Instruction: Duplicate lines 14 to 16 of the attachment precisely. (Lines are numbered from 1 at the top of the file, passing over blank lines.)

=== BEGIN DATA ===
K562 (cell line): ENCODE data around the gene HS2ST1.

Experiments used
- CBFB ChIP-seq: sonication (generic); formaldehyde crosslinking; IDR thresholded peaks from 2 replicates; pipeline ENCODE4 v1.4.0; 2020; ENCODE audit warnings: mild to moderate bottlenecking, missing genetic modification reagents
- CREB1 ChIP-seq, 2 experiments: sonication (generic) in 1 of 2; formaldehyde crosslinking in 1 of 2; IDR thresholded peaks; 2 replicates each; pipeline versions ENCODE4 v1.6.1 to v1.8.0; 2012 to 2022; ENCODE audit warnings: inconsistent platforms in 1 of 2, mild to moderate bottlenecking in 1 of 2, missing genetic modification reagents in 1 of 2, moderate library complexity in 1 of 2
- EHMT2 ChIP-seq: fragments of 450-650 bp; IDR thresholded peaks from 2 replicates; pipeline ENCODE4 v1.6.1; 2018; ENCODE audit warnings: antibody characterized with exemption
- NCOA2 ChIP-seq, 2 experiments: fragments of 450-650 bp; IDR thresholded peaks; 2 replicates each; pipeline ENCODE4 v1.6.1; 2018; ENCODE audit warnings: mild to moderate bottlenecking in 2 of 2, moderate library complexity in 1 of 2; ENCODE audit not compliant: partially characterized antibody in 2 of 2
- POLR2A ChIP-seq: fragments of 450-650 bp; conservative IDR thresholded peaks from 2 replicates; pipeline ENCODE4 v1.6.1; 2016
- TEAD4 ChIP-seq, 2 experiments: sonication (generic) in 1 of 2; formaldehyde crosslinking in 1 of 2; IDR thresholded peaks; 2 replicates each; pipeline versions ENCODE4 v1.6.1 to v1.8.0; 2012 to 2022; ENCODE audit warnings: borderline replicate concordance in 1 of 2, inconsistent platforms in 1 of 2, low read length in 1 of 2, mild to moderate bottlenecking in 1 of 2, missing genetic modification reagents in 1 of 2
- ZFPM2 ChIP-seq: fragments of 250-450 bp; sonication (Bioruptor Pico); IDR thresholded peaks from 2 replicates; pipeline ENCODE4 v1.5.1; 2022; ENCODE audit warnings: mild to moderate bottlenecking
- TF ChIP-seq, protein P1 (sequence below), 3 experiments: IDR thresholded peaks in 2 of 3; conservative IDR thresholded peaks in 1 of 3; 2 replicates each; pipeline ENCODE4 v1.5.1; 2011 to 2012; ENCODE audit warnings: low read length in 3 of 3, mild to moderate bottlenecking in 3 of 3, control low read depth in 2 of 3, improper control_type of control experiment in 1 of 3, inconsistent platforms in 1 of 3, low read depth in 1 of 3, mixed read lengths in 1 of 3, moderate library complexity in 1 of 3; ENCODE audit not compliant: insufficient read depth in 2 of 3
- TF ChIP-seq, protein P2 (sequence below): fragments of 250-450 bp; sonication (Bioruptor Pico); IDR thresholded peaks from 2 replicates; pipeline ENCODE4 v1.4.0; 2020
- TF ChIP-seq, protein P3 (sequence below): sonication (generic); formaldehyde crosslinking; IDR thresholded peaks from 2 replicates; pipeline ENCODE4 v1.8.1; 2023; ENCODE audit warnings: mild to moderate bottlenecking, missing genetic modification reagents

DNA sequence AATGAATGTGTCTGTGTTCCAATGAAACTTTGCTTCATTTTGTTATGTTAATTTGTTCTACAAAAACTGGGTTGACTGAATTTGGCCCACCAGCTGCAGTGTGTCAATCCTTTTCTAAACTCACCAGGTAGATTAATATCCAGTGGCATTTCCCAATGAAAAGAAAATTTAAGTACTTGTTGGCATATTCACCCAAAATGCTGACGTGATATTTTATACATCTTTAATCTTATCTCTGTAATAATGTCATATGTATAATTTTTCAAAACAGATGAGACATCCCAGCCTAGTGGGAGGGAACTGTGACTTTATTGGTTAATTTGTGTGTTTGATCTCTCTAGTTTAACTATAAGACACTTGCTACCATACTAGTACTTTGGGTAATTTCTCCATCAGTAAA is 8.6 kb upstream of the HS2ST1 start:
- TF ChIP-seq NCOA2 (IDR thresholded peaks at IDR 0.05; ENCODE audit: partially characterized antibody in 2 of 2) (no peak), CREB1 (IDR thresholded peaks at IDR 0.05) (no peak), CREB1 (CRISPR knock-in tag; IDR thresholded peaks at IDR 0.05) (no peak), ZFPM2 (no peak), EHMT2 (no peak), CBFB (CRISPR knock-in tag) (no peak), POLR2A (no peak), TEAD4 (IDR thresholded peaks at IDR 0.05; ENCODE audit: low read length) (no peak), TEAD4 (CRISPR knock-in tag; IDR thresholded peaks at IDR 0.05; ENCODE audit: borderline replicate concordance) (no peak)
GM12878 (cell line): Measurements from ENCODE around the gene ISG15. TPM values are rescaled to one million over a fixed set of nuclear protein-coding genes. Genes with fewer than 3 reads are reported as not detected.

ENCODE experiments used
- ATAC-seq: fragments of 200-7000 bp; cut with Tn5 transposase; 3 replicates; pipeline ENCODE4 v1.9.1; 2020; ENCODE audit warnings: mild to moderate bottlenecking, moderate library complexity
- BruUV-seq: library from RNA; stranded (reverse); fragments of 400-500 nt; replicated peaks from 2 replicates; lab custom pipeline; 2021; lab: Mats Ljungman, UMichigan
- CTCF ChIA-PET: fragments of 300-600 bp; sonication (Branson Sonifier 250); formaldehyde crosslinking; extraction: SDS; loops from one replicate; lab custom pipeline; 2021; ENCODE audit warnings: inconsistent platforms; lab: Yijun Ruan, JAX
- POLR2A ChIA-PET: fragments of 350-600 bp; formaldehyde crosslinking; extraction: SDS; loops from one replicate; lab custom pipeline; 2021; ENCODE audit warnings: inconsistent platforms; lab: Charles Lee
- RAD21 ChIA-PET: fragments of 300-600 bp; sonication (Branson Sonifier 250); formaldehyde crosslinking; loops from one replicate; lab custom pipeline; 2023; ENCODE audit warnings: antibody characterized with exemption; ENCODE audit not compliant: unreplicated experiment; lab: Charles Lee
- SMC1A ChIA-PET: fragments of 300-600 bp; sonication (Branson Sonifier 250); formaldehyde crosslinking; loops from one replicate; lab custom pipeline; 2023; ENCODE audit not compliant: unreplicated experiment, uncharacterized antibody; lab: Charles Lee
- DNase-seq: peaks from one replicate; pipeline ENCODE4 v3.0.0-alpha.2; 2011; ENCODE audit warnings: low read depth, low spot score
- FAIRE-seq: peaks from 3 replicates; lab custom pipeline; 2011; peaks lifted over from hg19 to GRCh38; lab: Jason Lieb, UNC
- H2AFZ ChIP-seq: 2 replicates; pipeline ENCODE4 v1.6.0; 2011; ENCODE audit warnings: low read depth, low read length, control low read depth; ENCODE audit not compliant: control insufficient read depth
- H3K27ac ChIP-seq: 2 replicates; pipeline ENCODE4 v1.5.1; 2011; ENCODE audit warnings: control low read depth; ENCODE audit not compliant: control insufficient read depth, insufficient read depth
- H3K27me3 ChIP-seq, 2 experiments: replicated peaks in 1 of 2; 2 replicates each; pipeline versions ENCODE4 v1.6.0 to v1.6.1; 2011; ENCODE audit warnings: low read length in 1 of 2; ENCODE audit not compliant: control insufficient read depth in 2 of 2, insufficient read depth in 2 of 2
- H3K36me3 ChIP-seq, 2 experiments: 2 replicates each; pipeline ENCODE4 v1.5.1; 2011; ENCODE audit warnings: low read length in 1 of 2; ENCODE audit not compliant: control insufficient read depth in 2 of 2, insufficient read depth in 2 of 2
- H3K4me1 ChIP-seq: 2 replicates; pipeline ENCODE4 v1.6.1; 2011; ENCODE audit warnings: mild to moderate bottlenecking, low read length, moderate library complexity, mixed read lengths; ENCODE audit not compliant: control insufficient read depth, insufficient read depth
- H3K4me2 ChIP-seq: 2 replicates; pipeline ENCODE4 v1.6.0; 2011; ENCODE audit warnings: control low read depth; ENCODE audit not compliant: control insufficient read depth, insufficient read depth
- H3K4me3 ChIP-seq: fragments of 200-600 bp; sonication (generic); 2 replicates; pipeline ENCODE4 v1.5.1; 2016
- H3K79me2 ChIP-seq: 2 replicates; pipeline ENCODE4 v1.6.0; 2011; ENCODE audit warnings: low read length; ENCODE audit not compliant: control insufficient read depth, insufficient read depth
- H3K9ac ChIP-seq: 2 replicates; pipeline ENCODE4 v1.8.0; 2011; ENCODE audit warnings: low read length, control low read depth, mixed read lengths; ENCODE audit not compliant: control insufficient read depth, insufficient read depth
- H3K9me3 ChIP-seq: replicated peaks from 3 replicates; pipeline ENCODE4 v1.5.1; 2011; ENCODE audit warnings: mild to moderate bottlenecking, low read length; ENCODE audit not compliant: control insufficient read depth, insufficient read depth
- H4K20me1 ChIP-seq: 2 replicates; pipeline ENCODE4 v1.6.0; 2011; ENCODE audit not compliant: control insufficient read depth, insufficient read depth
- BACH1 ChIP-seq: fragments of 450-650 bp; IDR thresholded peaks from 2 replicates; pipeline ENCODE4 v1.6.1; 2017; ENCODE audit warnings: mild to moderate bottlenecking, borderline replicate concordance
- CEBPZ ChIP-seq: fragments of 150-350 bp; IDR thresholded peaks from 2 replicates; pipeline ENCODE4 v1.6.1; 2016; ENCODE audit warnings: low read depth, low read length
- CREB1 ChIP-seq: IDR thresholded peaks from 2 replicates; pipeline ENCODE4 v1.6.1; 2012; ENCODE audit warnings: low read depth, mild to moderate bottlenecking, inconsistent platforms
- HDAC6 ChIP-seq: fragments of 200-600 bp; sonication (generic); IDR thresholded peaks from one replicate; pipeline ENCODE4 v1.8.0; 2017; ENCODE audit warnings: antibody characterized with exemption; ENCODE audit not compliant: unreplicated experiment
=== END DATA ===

- TF ChIP-seq NCOA2 (IDR thresholded peaks at IDR 0.05; ENCODE audit: partially characterized antibody in 2 of 2) (no peak), CREB1 (IDR thresholded peaks at IDR 0.05) (no peak), CREB1 (CRISPR knock-in tag; IDR thresholded peaks at IDR 0.05) (no peak), ZFPM2 (no peak), EHMT2 (no peak), CBFB (CRISPR knock-in tag) (no peak), POLR2A (no peak), TEAD4 (IDR thresholded peaks at IDR 0.05; ENCODE audit: low read length) (no peak), TEAD4 (CRISPR knock-in tag; IDR thresholded peaks at IDR 0.05; ENCODE audit: borderline replicate concordance) (no peak)
GM12878 (cell line): Measurements from ENCODE around the gene ISG15. TPM values are rescaled to one million over a fixed set of nuclear protein-coding genes. Genes with fewer than 3 reads are reported as not detected.

ENCODE experiments used